According to the most reliable reporter on the war in Syria, who anonymously blogs at his “Moon of Alabama” site, the United States Government and the Turkish Government are again supporting the effort by Al Qaeda in Syria to overthrow Syria’s Government, at least in parts of the country which are currently occupied by U.S.-backed Kurds and/or jihadists.
On January 11th, he headlined “Syria – Erdogan (Again) Switches Sides – Delivers New Supplies For Terrorist Attacks” and reported:
al-Qaeda in Syria, currently labeled HTS, taking part in the “rebel” counterattack. Four days ago HTS published photos of its [Al Qaeda’s Syrian] leader Joulini meeting with his military commanders to assess the situation. [“#BREAKING – Al Qaeda in #Syria ‘#HTS’ convened an emergency meeting of its military council led by #Saudi cleric #Jolani, about sudden defeat in southern #Idlib. Many Syrian opposition forces say the area was ‘sold out’ to the Syrian government after the Astana talks.”] It looked bad for them. The squabble with other “rebels” increased. Two days ago Jouliani issued a statement that HTS would stop fighting other factions in Idleb to enable all to confront the advancing Syrian government forces. It seems that this was a condition for the renewed Turkish/U.S. support.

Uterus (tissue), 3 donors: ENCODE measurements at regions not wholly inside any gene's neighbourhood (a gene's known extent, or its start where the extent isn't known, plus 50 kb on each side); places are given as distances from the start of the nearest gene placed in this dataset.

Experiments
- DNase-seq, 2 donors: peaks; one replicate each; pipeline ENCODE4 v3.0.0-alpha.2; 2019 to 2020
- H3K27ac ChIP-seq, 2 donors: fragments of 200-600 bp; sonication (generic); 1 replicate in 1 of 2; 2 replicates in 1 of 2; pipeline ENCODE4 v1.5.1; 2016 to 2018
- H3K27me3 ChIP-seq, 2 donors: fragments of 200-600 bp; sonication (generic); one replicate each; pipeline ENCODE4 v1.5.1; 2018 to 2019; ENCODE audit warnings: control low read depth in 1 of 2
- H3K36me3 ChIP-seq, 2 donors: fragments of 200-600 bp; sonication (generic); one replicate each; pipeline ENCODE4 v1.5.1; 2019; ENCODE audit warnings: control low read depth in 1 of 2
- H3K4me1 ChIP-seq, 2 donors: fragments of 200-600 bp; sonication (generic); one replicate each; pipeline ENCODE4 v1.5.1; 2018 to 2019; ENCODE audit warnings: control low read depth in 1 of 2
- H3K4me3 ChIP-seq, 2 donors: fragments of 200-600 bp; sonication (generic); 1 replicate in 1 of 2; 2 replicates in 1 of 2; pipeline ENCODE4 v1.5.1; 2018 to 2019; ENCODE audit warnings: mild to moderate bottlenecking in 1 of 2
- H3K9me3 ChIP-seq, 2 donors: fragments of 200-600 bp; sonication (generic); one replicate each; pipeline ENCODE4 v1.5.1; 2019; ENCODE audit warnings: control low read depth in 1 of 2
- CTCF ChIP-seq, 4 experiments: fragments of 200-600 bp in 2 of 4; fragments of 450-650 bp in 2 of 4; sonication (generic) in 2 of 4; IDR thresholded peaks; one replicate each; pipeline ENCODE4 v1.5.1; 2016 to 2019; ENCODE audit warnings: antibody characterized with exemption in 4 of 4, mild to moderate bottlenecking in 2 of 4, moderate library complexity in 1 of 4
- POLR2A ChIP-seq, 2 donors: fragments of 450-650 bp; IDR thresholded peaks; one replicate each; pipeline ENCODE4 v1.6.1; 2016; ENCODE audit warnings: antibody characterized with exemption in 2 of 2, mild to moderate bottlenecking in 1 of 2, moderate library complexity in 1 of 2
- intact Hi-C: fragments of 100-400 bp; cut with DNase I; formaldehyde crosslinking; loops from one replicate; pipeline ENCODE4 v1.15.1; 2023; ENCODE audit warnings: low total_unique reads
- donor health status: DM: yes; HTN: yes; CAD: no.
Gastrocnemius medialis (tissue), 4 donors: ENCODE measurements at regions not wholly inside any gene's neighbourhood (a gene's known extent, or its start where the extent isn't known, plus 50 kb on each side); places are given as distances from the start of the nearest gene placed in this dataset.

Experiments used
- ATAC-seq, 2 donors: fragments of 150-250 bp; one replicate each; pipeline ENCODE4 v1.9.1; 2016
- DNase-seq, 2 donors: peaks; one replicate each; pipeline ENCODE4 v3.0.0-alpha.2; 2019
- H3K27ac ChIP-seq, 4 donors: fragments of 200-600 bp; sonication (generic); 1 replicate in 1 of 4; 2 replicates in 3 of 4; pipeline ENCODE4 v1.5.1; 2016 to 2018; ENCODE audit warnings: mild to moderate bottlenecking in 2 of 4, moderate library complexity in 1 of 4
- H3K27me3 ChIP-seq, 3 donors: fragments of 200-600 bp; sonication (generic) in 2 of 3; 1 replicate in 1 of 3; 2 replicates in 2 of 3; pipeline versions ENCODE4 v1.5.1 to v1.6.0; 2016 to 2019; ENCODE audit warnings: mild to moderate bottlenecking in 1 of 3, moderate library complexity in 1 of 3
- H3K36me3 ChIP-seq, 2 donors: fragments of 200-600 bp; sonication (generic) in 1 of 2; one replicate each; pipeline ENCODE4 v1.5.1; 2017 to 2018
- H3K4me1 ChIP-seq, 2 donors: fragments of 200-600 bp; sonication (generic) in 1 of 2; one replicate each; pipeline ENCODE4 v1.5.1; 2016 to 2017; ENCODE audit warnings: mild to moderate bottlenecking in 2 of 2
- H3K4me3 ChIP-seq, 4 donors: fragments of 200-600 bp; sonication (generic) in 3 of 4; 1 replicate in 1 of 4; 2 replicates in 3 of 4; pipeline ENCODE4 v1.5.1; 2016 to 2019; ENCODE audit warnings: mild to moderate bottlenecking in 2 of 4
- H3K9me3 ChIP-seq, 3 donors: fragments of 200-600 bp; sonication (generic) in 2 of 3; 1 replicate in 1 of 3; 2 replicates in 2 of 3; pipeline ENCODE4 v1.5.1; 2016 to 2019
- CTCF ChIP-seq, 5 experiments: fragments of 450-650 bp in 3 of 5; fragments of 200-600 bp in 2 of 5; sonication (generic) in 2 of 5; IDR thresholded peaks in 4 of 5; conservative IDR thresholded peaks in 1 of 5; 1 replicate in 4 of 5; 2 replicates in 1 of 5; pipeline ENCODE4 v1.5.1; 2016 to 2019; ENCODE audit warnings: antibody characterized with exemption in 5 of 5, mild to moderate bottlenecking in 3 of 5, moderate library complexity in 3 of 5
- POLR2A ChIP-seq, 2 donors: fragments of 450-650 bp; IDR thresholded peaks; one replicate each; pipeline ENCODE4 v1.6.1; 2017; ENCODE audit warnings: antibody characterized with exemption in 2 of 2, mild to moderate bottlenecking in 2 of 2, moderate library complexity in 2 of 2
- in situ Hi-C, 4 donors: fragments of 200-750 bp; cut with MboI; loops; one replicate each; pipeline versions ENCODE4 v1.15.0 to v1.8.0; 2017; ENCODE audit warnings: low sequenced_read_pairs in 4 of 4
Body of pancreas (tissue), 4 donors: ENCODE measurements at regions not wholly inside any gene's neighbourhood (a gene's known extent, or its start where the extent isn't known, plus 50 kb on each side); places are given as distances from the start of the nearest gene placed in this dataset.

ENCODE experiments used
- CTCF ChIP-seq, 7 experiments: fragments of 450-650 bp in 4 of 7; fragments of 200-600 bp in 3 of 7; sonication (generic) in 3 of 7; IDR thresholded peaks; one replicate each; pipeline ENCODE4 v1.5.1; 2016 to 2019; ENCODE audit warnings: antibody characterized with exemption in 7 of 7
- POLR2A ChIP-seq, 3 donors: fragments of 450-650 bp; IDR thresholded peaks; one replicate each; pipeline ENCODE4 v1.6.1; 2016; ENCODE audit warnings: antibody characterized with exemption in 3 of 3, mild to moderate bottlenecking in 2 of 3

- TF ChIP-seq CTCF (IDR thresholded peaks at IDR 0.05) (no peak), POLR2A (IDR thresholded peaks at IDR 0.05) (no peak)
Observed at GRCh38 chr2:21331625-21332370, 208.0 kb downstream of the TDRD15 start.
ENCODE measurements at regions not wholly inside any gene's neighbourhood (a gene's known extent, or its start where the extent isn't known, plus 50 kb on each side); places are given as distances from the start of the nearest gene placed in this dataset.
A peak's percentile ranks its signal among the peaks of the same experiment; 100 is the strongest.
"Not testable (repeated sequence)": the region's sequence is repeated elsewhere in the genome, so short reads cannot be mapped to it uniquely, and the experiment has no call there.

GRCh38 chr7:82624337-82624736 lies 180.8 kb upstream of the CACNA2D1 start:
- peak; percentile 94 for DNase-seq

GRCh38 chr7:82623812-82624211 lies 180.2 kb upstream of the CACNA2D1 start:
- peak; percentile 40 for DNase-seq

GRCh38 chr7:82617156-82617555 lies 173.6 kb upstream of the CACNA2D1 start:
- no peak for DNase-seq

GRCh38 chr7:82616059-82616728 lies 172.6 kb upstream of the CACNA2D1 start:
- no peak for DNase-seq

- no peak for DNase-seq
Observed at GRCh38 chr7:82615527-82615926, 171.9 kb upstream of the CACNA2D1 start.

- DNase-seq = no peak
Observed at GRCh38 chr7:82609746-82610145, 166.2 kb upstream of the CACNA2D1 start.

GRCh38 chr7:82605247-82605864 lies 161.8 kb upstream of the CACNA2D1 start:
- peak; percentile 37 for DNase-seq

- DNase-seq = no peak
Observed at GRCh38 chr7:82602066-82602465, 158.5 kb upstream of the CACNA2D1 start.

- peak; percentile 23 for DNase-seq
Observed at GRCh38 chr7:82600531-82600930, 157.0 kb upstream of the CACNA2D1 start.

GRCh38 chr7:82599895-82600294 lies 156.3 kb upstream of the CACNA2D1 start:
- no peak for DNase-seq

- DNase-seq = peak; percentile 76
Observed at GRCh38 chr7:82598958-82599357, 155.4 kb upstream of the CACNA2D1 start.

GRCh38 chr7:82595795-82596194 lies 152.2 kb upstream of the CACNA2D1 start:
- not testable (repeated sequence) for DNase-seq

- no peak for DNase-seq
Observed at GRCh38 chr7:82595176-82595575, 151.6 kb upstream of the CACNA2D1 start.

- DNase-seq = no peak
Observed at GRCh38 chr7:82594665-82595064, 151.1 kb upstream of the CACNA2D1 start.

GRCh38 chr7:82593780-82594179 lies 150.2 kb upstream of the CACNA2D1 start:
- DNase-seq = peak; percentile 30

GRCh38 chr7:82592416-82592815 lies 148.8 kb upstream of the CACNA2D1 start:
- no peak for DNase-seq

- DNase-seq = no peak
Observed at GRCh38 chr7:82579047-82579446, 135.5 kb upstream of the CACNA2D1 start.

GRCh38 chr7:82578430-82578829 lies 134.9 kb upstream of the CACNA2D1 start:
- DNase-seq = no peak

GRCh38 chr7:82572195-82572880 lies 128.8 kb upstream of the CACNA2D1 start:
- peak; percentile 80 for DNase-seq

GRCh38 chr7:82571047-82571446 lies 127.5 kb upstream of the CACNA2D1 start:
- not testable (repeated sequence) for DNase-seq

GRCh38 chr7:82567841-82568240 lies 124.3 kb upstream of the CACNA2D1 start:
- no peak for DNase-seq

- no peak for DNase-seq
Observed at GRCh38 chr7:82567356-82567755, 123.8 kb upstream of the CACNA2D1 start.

The counteroffensive could only proceed because Turkey (again) delivered hundreds of tons of weapons to the jihadis. New supplies of TOW anti-tank missiles, distributed exclusively by the CIA, have also been seen. (Turkey is also again supplying jihadists in Libya. The Greek navy just caught a ship going from Turkey to Libya with 29 containers full of bomb precursors, detonators and other bomb making parts.)
Uygur terrorists were brought from west-China to Syria on official Turkish passports issued by the Turkish embassy in Thailand. On September 18 2015 al-Qaeda (Nusra, HTS) and the Uyghur jihadist group Turkistan Islamic Party stormed the long besieged Abu al-Duhur airbase and executed 56 Syrian soldier. It is this airbase the current Syrian attack in east-Idleb is aiming at.
He closes by asking rhetorically what could possibly have caused Turkey’s leader, Tayyip Erdogan, to turn yet again to joining the U.S. side against the Syrian Government’s side in America’s ongoing long (since 1949) war to overthrow Syria’s non-sectarian socialist Government and replace it by one that’s run from Riyadh Saudi Arabia:
What was he promised by the White House or the Pentagon for taking that risk and for again changing sides?